1 2 Missouri. Compromise Compromise. of Sectionalism. Nationalism

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1 1 2 Missouri Compromise Compromise of Nationalism Sectionalism

2 California admitted as a free state Washington, D.C - Slavery abolished Territories won from Mexico - no new laws Stronger laws to help slaveholders recapture runaway slaves Kept balance of power between the free & slave states Missouri - slave state Maine - free state Louisiana Territory - slavery banned north of Missouri s southern border Loyalty to the interests of one's own region or section of the country, rather than to the country as a whole A love for your own country and the belief that it is better than any other country.

3 5 6 Popular Sovereignty Marshall Court Decisions 7 8 Fugitive Slave Act Uncle Tom s Cabin

4 A series of court decisions that favored the Federal Government (national power) over Popular Sovereignty (state power) A system in which the residents of a state or region (people who live there) decide an issue Story outlining the horrible conditions of slavery in the South Popular in the North with abolitionists Brought attention to the issue of slavery Law to help slave owners recapture runaway slaves Accused slaves held without arrest warrant Slaves had no right to a jury trial Federal judge ruled in each case (paid $5.00 for releasing slave, $10.00 for returning slave to owner)

5 9 10 Kansas Nebraska Act Abolition John Brown Potawatomie Massacre

6 Movement to end slavery John Brown moved to Kansas to help make it a free state. He and his sons murdered 5 proslavery Kansas citizens. Got rid of Missouri compromise Allowed people to vote for slavery in the territories (popular sovereignty) Extreme Abolitionist Pottawatomie Massacre - along with seven other men, murdered five proslavery neighbors Led to three years of civil war in Kansas - Bleeding Kansas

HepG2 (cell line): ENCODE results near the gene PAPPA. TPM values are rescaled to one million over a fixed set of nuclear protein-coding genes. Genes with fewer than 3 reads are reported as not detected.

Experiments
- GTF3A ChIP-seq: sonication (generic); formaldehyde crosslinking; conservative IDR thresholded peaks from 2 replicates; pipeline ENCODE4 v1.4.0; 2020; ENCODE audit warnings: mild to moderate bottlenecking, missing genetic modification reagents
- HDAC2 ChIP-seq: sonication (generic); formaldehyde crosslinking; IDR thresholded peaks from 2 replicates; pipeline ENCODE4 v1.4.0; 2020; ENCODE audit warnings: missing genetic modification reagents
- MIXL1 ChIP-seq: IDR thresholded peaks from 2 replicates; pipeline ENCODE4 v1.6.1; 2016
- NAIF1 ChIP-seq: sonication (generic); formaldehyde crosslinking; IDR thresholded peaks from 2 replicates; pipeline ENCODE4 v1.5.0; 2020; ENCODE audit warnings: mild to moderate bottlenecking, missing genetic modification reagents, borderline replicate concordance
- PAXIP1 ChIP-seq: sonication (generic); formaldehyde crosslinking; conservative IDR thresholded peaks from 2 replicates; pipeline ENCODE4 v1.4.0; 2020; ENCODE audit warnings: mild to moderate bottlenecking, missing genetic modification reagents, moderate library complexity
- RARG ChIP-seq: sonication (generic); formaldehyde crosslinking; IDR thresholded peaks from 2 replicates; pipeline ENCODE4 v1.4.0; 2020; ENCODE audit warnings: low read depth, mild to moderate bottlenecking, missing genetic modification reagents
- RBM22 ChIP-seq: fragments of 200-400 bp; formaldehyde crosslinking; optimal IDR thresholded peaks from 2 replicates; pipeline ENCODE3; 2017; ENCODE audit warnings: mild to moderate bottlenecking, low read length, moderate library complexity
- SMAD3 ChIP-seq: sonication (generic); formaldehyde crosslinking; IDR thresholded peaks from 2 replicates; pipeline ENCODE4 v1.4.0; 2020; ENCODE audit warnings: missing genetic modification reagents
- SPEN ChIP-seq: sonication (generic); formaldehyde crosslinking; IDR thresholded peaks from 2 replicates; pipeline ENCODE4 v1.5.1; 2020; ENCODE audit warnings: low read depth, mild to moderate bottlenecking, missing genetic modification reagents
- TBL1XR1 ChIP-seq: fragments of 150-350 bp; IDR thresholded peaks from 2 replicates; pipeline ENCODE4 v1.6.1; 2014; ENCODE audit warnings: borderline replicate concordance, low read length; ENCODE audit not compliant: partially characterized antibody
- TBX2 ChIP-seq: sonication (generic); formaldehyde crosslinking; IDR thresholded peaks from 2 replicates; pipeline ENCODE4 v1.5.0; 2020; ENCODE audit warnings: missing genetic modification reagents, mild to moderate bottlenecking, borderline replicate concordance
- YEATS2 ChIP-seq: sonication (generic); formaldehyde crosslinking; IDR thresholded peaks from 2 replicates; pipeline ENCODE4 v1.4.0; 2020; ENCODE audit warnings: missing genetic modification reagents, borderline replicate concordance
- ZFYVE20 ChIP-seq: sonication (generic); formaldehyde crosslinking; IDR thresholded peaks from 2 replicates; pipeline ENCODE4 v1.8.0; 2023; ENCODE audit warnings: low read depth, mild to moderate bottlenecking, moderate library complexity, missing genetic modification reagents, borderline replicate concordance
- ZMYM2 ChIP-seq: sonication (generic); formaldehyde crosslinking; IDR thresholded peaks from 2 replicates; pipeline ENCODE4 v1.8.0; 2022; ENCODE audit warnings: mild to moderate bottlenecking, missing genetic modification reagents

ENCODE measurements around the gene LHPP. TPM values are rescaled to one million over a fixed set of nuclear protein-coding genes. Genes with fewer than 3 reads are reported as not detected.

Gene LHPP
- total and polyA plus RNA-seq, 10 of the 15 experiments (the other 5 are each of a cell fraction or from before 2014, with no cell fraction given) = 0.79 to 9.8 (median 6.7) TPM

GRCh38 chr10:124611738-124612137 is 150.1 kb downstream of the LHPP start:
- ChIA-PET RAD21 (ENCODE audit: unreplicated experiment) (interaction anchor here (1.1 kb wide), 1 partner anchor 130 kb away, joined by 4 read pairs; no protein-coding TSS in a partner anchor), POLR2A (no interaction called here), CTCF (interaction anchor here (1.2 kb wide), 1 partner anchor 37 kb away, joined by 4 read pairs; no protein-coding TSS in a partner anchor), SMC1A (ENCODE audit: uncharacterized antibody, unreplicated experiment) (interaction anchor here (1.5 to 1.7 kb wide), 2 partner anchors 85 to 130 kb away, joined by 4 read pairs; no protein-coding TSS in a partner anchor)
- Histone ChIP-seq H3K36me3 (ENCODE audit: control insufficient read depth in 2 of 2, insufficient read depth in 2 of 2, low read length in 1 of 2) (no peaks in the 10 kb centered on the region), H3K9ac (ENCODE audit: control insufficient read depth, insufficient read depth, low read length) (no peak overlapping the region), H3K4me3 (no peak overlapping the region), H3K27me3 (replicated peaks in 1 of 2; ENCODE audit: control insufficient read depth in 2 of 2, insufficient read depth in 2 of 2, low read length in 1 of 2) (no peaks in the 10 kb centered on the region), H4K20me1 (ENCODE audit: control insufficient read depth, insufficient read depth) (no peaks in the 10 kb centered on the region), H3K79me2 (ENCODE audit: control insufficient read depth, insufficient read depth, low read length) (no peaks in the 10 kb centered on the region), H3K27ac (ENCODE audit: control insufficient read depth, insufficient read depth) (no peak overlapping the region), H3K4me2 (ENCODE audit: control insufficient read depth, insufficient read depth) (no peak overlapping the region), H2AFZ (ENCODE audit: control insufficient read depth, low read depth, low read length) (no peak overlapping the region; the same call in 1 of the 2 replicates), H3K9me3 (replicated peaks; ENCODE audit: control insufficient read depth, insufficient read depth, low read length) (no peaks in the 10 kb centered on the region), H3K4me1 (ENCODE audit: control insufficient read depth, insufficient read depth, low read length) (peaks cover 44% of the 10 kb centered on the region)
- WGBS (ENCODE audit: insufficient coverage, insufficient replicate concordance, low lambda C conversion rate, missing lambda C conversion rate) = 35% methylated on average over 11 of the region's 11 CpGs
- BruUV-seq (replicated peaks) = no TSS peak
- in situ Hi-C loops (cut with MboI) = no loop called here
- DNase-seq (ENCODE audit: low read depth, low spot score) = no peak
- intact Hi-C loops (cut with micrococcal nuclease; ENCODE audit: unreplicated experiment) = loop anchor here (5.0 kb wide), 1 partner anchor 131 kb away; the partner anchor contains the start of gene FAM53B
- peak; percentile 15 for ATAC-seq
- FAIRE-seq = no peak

7 13 14 Dred Scott Harper s Ferry Candidate Platform

8 Led by John Brown (abolitionist) 13 whites, 5 blacks captured the arsenal (guns) at Harper s Ferry and killed four people in the raid Brown tried to get others to join (including local slaves), but failed and was captured, tried in court, and eventually hanged The issue further divided the nation between North and South Scott was a slave who sued in the Supreme Court for his freedom. Scott lost because: 1. He was not a U.S. citizen so he couldn t legally sue 2. He was bound by Missouri s slave code so he had to obey Missouri laws 3. He was property and could not be taken from the slave owner A statement of beliefs, usually for a political party Someone who is competing in an election

9 Lincoln Douglas Debate 17 Presidential Election of Secession Confederate States of America (The Confederacy)

10 Lincoln dominated the Northern states and won the election due to a larger population. The South was dissatisfied with the results and seceded. Candidates in the Illinois Senate Race Lincoln - A house divided against itself cannot stand Lincoln - didn t want slavery to expand to the North Lincoln - slavery is a moral, social and political wrong Douglas - national government should not make laws regarding slavery - states should have sovereignty (choice) Formed in 1861 by the Southern states after their secession from the Union (when the Southern states left) Withdrawal from the Union (The United States)

11 Jefferson Davis 21

12 Elected president of the Confederate States of America (the states that seceded from the Union)

13 Alien and Sedition Acts Louisiana Purchase Manifest Destiny Rise of King Cotton

14 The United States buys a large territory from France - the US Constitution does not give the Federal Government power to purchase new territory. Law that makes it harder for foreigners to become American citizens by strengthening the power of the Federal Government Law allowing the Federal Government to prosecute anyone writing bad things about the government 1820: Cotton = 1/3 of United states exports 1860: Cotton = 2/3 of United States exports God given right

The Birth of the Republican Party. Main Idea The issue of slavery dominated U.S. politics in the 1850s.

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